It was the final official public appearance from Queen frontman Freddie Mercury, at the 11th Brit Awards, held on February 18, 1990 at Earls Court, London. Privately, the other members of Queen were aware that their enigmatic bandmate and friend was gravely ill, but this was not public knowledge at the time.
Rumors about Mercury’s health had swirled for years, with the U.K tabloid The Sun proving a particularly enthusiastic source of speculation; as far back as the fall of 1986, the paper insisted that the singer had been tested for HIV/AIDS. Mercury denied the reports, but — as it had with Elton John during roughly the same time period — The Sun knew sensationalism sold regardless of proof, and continued to publish Mercury gossip while hiring photographers to hound him.
Fans were concerned about Freddie due to their lack of tour to support their 1989 album The Miracle, though guitarist Brian May later said that even they didn’t know about how ill Freddie was for years.
“We didn’t know actually what was wrong for a very long time,” said May. “We never talked about it and it was a sort of unwritten law that we didn’t, because Freddie didn’t want to. He just told us that he wasn’t up to doing tours, and that’s as far as it went. Gradually, I suppose in the last year and a bit, it became obvious what the problem was, or at least fairly obvious. We didn’t know for sure.”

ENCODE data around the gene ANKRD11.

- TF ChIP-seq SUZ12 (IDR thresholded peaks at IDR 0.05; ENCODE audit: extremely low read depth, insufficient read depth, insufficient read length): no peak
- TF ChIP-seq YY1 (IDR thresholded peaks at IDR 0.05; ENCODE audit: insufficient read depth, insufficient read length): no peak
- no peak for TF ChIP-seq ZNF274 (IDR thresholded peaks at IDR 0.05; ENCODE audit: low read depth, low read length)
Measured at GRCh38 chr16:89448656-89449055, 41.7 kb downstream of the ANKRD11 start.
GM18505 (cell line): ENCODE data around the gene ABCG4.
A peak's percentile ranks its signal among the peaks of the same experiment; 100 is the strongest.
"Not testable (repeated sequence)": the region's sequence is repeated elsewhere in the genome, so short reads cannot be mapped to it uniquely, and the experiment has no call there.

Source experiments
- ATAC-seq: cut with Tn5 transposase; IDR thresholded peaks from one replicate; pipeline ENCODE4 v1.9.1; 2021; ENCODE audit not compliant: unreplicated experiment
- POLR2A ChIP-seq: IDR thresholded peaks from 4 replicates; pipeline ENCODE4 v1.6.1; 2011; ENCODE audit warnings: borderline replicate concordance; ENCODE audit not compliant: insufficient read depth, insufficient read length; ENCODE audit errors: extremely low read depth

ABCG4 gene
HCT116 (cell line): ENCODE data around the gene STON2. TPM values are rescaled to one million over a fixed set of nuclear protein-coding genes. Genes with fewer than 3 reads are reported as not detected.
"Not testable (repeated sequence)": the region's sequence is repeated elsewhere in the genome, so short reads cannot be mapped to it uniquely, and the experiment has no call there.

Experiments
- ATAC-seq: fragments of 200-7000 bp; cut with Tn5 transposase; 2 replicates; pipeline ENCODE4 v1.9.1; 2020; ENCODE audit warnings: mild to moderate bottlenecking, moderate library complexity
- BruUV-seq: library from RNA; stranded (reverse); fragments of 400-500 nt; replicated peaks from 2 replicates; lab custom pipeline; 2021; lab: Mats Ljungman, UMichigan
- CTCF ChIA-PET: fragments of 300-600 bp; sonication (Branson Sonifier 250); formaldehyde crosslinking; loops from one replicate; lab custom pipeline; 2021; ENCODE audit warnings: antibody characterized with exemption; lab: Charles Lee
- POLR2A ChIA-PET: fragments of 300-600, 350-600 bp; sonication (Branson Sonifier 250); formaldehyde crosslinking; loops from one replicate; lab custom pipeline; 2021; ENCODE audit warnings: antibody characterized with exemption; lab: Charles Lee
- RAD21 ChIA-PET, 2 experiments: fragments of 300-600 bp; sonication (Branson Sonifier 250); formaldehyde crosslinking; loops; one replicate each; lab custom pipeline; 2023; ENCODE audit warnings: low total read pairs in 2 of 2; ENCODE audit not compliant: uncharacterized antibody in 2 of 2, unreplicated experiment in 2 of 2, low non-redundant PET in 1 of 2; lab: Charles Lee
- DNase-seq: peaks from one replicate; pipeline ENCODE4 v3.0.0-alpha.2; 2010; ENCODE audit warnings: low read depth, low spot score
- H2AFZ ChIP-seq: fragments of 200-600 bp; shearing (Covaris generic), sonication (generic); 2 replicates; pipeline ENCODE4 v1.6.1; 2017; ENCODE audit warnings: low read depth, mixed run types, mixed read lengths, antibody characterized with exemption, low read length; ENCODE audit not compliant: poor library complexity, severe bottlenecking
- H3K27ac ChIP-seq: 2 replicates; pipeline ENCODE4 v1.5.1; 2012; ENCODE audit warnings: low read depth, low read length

In February 1990, Queen appeared at the Brit Awards to accept the ‘Outstanding Contribution to British Music’ prize. Freddie appeared rather gaunt and strangely quiet.
Brian spoke on Queen’s behalf that night, thanks the Brits for the introduction from Chrysalis co-founder Terry Ellis and a testimonial video featuring David Bowie, Phil Collins and others. It would prove to be Freddie’s final public appearance, as he leaned in briefly into the microphone to say: “Thank you… goodnight.”
Although the group had already started work on 1991’s Innuendo LP, the members had adjusted their work schedule to accommodate Mercury’s failing health, and would complete the record by following a pattern of spending three weeks in the studio followed by two weeks off. As they walked out to the podium together, anyone could see that Mercury seemed gaunt — and atypically reserved.
Freddie kept his privacy for the rest of his life, until November 22, 1991, when he confirmed his diagnosis with an official statement. Just over a day later, he passed away.